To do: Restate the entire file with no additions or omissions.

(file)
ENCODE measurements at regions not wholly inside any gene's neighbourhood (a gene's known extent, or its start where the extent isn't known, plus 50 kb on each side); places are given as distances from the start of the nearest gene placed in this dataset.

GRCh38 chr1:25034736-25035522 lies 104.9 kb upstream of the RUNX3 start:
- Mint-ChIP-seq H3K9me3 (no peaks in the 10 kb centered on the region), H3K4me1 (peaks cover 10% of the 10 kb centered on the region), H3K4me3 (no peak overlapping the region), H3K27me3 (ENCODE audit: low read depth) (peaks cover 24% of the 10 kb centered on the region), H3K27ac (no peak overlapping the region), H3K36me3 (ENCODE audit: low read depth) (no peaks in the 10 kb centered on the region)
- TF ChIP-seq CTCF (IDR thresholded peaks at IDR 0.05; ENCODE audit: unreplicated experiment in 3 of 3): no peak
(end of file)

ENCODE measurements at regions not wholly inside any gene's neighbourhood (a gene's known extent, or its start where the extent isn't known, plus 50 kb on each side); places are given as distances from the start of the nearest gene placed in this dataset.

GRCh38 chr1:25034736-25035522 lies 104.9 kb upstream of the RUNX3 start:
- Mint-ChIP-seq H3K9me3 (no peaks in the 10 kb centered on the region), H3K4me1 (peaks cover 10% of the 10 kb centered on the region), H3K4me3 (no peak overlapping the region), H3K27me3 (ENCODE audit: low read depth) (peaks cover 24% of the 10 kb centered on the region), H3K27ac (no peak overlapping the region), H3K36me3 (ENCODE audit: low read depth) (no peaks in the 10 kb centered on the region)
- TF ChIP-seq CTCF (IDR thresholded peaks at IDR 0.05; ENCODE audit: unreplicated experiment in 3 of 3): no peak